Miss Kansas explains Ginsburg connection during Pratt visit
Miss Kansas 2019 Annika Wooton came to Pratt Thursday, October 1, traveling from her home base in Wichita for an interview at the Pratt Public Library. She came to express her thoughts about the late Supreme Court Associate Justice Ruth Bader Ginsburg with whom she shared a personal connection.
Ginsberg, the second woman to serve on the Supreme Court and a pioneering advocate for women’s rights, who in her ninth decade became a much younger generation’s unlikely cultural icon, died September 18, 2020 at her home in Washington. She was 87.
Wooton said her connection with Justice Ginsberg was forged through her contact with the Supreme Court Justice last year when she sought her permission to speed-draw her likeness for the talent segment of the Miss America Competition Dec. 2019 in Atlantic City, New Jersey.
“I have always had a great respect for Justice Ginsberg because of her perseverance and determination in overcoming challenges,” Wooton said. “I relate to her joy of perseverance.”
Wooton said she boarded a flight to Washington, D.C., to pay her respects to Justice Ginsberg, who died September 18 at the age of 87 and was the first woman to lie in state at the U. S. Capitol.
After receiving permission from Ginsberg a year ago to speed-draw the Supreme Court Justice, Wooton said she focused on practicing her art.
Wooton’s first attempt at creating Ginsberg’s likeness on a three-foot by four-foot canvas was clocked at two minutes and 22 seconds. That was in August 2019.
“I had to get it down to 90 seconds,” Wooton said. ‘My goal was to draw as few marks as possible and still produce a recognizable image.”
On stage at the Miss America Pageant last December, Wooton painted with a brush in each hand – the right for broad strokes and the left for finer marks -- white on a black canvas, dipping the brushes frequently to keep the paint flowing.
As she painted, the audio track of a video with a spoken-word poem played in the background.
“It was choreographed,” Wooton said. “I knew where I needed to be in the painting each moment as the video’s audio track played.”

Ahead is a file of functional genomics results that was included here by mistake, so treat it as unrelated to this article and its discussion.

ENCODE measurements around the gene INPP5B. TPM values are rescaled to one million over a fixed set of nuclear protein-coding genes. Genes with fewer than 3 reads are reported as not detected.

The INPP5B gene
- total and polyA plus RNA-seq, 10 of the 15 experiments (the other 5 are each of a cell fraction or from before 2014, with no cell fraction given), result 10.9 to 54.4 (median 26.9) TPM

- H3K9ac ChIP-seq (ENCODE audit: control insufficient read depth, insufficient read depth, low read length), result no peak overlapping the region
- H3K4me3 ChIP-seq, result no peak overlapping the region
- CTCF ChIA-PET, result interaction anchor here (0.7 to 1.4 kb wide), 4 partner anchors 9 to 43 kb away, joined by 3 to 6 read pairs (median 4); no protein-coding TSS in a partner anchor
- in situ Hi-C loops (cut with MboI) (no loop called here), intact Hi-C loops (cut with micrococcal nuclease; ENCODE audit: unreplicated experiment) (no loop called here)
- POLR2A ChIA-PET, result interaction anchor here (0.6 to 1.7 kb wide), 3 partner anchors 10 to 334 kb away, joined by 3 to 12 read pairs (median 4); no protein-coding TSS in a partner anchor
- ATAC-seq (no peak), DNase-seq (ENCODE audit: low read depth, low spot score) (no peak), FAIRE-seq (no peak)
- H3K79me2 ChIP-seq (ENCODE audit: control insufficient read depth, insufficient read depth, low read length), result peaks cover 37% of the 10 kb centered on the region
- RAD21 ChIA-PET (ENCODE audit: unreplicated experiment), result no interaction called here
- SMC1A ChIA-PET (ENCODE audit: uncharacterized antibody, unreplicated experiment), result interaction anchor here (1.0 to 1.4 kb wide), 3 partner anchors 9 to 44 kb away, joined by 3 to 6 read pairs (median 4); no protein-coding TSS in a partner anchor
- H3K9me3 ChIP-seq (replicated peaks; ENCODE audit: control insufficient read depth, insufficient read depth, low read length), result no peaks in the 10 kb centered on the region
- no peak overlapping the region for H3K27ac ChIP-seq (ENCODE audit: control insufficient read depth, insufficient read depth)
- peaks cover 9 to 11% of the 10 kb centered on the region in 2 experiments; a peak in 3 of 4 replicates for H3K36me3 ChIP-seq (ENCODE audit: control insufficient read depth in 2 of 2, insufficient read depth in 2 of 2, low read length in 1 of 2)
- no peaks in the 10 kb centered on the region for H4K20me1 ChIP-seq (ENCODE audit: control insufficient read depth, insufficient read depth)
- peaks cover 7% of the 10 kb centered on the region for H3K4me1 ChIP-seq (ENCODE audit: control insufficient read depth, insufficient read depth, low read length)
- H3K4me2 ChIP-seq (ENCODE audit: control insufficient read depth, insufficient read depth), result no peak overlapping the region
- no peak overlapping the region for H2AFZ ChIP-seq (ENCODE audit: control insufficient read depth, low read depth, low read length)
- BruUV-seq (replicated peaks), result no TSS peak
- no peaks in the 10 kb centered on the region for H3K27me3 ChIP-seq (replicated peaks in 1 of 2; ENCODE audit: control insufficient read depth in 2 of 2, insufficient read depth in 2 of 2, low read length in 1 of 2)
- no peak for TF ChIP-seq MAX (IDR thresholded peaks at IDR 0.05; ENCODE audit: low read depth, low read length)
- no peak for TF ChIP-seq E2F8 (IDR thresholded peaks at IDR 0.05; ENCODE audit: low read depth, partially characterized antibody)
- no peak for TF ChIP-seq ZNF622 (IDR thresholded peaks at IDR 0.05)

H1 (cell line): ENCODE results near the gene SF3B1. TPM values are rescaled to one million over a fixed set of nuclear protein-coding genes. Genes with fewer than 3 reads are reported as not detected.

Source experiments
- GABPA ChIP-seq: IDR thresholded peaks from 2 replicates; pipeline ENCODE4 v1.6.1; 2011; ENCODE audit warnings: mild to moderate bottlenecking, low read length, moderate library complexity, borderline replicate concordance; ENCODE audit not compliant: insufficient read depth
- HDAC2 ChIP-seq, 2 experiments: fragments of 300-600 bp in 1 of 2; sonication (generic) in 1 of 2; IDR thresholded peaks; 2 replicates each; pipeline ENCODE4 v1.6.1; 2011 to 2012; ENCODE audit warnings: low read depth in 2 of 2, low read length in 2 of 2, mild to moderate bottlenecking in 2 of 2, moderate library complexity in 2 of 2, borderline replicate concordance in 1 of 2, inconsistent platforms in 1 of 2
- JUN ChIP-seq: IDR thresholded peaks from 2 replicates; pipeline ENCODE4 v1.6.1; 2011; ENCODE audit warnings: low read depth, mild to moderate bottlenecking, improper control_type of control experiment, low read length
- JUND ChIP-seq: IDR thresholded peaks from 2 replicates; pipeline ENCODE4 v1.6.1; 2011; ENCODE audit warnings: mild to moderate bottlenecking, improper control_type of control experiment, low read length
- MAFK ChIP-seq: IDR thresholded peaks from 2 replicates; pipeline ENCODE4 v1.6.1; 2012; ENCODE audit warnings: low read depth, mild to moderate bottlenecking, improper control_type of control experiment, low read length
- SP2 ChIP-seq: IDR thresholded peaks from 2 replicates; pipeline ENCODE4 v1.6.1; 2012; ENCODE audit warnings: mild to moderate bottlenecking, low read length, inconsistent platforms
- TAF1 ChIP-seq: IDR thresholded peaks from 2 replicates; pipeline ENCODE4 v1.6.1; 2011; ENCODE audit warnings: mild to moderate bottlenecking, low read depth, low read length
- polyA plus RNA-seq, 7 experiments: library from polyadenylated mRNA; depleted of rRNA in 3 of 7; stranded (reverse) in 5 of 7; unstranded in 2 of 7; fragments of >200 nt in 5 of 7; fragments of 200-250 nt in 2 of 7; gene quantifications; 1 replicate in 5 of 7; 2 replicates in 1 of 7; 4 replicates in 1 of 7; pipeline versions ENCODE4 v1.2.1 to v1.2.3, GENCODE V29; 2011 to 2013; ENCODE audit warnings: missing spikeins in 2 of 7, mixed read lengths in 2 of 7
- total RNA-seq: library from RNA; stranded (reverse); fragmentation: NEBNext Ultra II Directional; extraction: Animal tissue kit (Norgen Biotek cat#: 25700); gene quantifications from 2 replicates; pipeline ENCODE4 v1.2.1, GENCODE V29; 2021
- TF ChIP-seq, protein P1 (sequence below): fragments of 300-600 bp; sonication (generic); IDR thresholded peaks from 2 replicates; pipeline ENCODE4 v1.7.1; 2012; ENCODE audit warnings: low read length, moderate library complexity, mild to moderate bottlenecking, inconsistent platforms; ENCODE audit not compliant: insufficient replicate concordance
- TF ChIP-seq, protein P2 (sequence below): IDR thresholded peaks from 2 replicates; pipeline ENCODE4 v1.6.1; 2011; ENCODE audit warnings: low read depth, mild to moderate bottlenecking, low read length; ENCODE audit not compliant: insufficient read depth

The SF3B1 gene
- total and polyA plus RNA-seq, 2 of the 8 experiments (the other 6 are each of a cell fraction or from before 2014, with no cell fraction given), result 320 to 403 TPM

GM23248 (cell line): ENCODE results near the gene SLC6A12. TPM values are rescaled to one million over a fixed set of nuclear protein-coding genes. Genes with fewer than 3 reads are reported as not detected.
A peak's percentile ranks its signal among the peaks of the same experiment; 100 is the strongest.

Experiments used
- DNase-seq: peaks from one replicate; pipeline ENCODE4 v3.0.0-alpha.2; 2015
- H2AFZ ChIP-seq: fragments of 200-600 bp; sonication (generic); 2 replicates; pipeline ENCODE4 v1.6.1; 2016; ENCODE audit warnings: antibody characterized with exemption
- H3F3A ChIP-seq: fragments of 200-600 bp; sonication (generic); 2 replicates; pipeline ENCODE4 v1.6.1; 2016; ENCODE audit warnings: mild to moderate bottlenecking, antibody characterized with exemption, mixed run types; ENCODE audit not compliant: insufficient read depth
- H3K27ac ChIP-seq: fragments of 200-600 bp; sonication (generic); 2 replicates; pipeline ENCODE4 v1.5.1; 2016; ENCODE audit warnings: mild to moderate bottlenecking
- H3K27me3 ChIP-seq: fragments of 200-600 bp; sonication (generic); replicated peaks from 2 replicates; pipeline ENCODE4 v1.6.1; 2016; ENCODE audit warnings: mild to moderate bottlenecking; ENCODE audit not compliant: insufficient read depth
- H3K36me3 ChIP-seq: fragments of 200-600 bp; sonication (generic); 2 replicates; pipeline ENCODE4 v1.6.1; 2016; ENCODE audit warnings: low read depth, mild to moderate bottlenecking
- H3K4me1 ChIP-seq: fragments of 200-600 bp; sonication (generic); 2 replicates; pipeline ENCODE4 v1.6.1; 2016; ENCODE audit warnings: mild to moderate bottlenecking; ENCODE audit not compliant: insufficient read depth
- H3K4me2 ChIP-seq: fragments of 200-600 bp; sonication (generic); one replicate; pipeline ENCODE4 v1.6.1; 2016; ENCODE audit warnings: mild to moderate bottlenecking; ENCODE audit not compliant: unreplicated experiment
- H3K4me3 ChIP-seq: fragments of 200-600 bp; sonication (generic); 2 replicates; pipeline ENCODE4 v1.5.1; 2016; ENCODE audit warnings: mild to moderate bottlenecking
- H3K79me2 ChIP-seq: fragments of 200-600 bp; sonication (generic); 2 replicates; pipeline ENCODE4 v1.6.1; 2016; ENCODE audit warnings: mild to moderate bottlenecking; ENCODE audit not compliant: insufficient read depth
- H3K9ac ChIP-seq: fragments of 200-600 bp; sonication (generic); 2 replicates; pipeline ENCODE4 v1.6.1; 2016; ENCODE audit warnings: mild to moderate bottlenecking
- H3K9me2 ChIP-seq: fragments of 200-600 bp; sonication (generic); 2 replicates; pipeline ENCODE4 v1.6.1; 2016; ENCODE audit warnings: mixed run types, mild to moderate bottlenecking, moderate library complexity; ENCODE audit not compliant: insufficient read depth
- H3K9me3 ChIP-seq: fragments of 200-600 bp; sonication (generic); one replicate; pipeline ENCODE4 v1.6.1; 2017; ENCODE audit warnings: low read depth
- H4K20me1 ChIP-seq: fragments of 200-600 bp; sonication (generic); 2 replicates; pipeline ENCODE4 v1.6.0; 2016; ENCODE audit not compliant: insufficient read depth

But, as white strokes filled the canvas, nothing resembling Ruth Bader Ginsberg’s image seemed to emerge.
At the end of 90 seconds, Wooton laid her brushes down and grabbed the two handles attached to the painting, spinning the canvas 180 degrees and stepping aside.
The reveal gave the pageant judges and the audience a full view of a very recognizable Ruth Bader Ginsberg, which Wooton had painted upside down.
“It was almost like a magic trick,” Wooton said. “It was my dad’s idea.”
Wooton said the spoken-word video which accompanied her speed-painting performance was created with Overland Park writer Emily Wilkenson and featured intertwined quotes from Ginsberg.
The 17 women featured in the video, including students and teachers, were from Wooton’s High School, The Collegiate School in Richmond, VA. It was facilitated by her mentor Jon Shelley of Richmond who, Wooton said, was the first person to encourage her to speed-paint almost 10 years ago.
For her speed-painting portrait of Ginsberg, Wooten was named Non-Finalist Talent Winner and ranked in the Top 15 at the 2019 Miss America Pageant. She also was named Jean Bartel Social Impact Initiative Winner.
“It’s been an amazing journey as Miss Kansas,” said Wooton, whose reign as 2019 title-holder was extended through 2020 because COVID-19 concerns cancelled the 2020 competition. “I’ve learned to think outside the box.”
One of her activities as the reigning Miss Kansas, Wooten said, has been to host seminars to share with youth tangible steps for them to take to have careers in art.
Video of Wooton’s Miss America speed-painting performance is posted on Facebook at Miss America KS labeled as “RBG Speed Painting in under 90 Seconds!”.
Video of the spoken-word poem accompanying Wooton’s Miss America talent performance is posted on YouTube at
Wooton, welcomed by Library Director Eric Killough, also took time to sign autographs for some students who came to the library when school was over. In keeping with the library’s COVID-19 policy, Wooton and the students she met with all wore protective face masks.